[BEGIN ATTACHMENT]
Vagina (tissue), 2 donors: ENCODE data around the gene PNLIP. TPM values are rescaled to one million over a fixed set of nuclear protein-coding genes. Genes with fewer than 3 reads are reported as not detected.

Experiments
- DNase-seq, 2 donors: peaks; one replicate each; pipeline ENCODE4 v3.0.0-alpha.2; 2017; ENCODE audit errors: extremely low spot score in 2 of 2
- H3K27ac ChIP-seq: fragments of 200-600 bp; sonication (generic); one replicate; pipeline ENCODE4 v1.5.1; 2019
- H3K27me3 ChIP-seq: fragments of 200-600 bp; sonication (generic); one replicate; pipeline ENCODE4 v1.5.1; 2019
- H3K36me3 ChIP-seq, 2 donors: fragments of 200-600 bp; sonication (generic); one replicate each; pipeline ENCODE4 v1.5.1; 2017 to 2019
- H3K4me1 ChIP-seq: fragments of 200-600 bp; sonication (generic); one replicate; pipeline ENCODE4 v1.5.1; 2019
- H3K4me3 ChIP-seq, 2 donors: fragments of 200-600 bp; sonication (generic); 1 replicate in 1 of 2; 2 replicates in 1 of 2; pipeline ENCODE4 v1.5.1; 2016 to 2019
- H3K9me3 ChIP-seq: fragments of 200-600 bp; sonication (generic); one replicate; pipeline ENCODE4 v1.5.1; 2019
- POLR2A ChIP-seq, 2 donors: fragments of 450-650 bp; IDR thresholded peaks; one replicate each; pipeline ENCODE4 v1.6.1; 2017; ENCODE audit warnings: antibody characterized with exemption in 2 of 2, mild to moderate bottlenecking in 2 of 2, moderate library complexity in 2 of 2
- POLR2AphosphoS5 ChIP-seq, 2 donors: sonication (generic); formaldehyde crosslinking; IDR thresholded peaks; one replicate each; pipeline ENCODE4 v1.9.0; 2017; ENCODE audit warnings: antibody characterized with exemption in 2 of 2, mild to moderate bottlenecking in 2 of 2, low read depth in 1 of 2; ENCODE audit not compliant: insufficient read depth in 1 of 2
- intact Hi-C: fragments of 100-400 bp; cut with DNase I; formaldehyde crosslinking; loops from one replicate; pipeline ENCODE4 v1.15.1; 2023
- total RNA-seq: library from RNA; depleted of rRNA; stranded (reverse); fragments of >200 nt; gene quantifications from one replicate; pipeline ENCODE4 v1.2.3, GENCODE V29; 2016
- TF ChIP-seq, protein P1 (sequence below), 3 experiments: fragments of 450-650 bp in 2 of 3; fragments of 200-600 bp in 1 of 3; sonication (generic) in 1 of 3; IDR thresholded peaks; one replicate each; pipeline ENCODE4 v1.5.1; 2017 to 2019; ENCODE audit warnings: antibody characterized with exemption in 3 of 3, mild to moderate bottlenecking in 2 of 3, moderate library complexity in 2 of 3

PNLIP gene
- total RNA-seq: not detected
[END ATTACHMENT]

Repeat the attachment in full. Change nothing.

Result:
Vagina (tissue), 2 donors: ENCODE data around the gene PNLIP. TPM values are rescaled to one million over a fixed set of nuclear protein-coding genes. Genes with fewer than 3 reads are reported as not detected.

Experiments
- DNase-seq, 2 donors: peaks; one replicate each; pipeline ENCODE4 v3.0.0-alpha.2; 2017; ENCODE audit errors: extremely low spot score in 2 of 2
- H3K27ac ChIP-seq: fragments of 200-600 bp; sonication (generic); one replicate; pipeline ENCODE4 v1.5.1; 2019
- H3K27me3 ChIP-seq: fragments of 200-600 bp; sonication (generic); one replicate; pipeline ENCODE4 v1.5.1; 2019
- H3K36me3 ChIP-seq, 2 donors: fragments of 200-600 bp; sonication (generic); one replicate each; pipeline ENCODE4 v1.5.1; 2017 to 2019
- H3K4me1 ChIP-seq: fragments of 200-600 bp; sonication (generic); one replicate; pipeline ENCODE4 v1.5.1; 2019
- H3K4me3 ChIP-seq, 2 donors: fragments of 200-600 bp; sonication (generic); 1 replicate in 1 of 2; 2 replicates in 1 of 2; pipeline ENCODE4 v1.5.1; 2016 to 2019
- H3K9me3 ChIP-seq: fragments of 200-600 bp; sonication (generic); one replicate; pipeline ENCODE4 v1.5.1; 2019
- POLR2A ChIP-seq, 2 donors: fragments of 450-650 bp; IDR thresholded peaks; one replicate each; pipeline ENCODE4 v1.6.1; 2017; ENCODE audit warnings: antibody characterized with exemption in 2 of 2, mild to moderate bottlenecking in 2 of 2, moderate library complexity in 2 of 2
- POLR2AphosphoS5 ChIP-seq, 2 donors: sonication (generic); formaldehyde crosslinking; IDR thresholded peaks; one replicate each; pipeline ENCODE4 v1.9.0; 2017; ENCODE audit warnings: antibody characterized with exemption in 2 of 2, mild to moderate bottlenecking in 2 of 2, low read depth in 1 of 2; ENCODE audit not compliant: insufficient read depth in 1 of 2
- intact Hi-C: fragments of 100-400 bp; cut with DNase I; formaldehyde crosslinking; loops from one replicate; pipeline ENCODE4 v1.15.1; 2023
- total RNA-seq: library from RNA; depleted of rRNA; stranded (reverse); fragments of >200 nt; gene quantifications from one replicate; pipeline ENCODE4 v1.2.3, GENCODE V29; 2016
- TF ChIP-seq, protein P1 (sequence below), 3 experiments: fragments of 450-650 bp in 2 of 3; fragments of 200-600 bp in 1 of 3; sonication (generic) in 1 of 3; IDR thresholded peaks; one replicate each; pipeline ENCODE4 v1.5.1; 2017 to 2019; ENCODE audit warnings: antibody characterized with exemption in 3 of 3, mild to moderate bottlenecking in 2 of 3, moderate library complexity in 2 of 3

PNLIP gene
- total RNA-seq: not detected